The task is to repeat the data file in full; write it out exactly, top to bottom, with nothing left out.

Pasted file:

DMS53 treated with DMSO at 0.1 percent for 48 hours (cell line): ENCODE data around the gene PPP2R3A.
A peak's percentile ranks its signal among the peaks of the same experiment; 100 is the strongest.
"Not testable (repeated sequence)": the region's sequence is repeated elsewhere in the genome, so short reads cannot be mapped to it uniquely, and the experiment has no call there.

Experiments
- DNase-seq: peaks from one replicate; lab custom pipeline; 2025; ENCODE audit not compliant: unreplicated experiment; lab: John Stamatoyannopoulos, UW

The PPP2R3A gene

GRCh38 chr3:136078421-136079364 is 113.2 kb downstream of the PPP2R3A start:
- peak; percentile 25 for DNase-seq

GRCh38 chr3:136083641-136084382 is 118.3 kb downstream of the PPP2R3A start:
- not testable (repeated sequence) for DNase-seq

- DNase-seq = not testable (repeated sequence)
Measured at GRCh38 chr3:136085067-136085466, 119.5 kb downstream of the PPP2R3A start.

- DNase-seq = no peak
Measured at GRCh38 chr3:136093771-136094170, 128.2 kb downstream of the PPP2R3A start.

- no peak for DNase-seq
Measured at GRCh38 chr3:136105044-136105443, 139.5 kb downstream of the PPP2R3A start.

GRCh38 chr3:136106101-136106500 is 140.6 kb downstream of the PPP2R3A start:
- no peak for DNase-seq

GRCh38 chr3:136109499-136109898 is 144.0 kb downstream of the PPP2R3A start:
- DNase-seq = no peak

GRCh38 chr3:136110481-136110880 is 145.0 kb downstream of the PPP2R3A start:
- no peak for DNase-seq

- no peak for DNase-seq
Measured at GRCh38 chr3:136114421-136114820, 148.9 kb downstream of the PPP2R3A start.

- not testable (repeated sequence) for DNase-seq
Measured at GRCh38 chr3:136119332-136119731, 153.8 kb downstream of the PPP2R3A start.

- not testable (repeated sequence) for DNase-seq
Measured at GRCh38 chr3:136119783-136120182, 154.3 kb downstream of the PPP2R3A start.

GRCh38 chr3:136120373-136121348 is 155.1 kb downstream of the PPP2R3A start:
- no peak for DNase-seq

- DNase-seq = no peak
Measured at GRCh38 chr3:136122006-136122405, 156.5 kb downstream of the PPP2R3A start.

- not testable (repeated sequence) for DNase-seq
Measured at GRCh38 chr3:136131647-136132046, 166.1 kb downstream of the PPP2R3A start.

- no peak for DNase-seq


DMS53 treated with DMSO at 0.1 percent for 48 hours (cell line): ENCODE data around the gene PPP2R3A.
A peak's percentile ranks its signal among the peaks of the same experiment; 100 is the strongest.
"Not testable (repeated sequence)": the region's sequence is repeated elsewhere in the genome, so short reads cannot be mapped to it uniquely, and the experiment has no call there.

Experiments
- DNase-seq: peaks from one replicate; lab custom pipeline; 2025; ENCODE audit not compliant: unreplicated experiment; lab: John Stamatoyannopoulos, UW

The PPP2R3A gene

GRCh38 chr3:136078421-136079364 is 113.2 kb downstream of the PPP2R3A start:
- peak; percentile 25 for DNase-seq

GRCh38 chr3:136083641-136084382 is 118.3 kb downstream of the PPP2R3A start:
- not testable (repeated sequence) for DNase-seq

- DNase-seq = not testable (repeated sequence)
Measured at GRCh38 chr3:136085067-136085466, 119.5 kb downstream of the PPP2R3A start.

- DNase-seq = no peak
Measured at GRCh38 chr3:136093771-136094170, 128.2 kb downstream of the PPP2R3A start.

- no peak for DNase-seq
Measured at GRCh38 chr3:136105044-136105443, 139.5 kb downstream of the PPP2R3A start.

GRCh38 chr3:136106101-136106500 is 140.6 kb downstream of the PPP2R3A start:
- no peak for DNase-seq

GRCh38 chr3:136109499-136109898 is 144.0 kb downstream of the PPP2R3A start:
- DNase-seq = no peak

GRCh38 chr3:136110481-136110880 is 145.0 kb downstream of the PPP2R3A start:
- no peak for DNase-seq

- no peak for DNase-seq
Measured at GRCh38 chr3:136114421-136114820, 148.9 kb downstream of the PPP2R3A start.

- not testable (repeated sequence) for DNase-seq
Measured at GRCh38 chr3:136119332-136119731, 153.8 kb downstream of the PPP2R3A start.

- not testable (repeated sequence) for DNase-seq
Measured at GRCh38 chr3:136119783-136120182, 154.3 kb downstream of the PPP2R3A start.

GRCh38 chr3:136120373-136121348 is 155.1 kb downstream of the PPP2R3A start:
- no peak for DNase-seq

- DNase-seq = no peak
Measured at GRCh38 chr3:136122006-136122405, 156.5 kb downstream of the PPP2R3A start.

- not testable (repeated sequence) for DNase-seq
Measured at GRCh38 chr3:136131647-136132046, 166.1 kb downstream of the PPP2R3A start.

- no peak for DNase-seq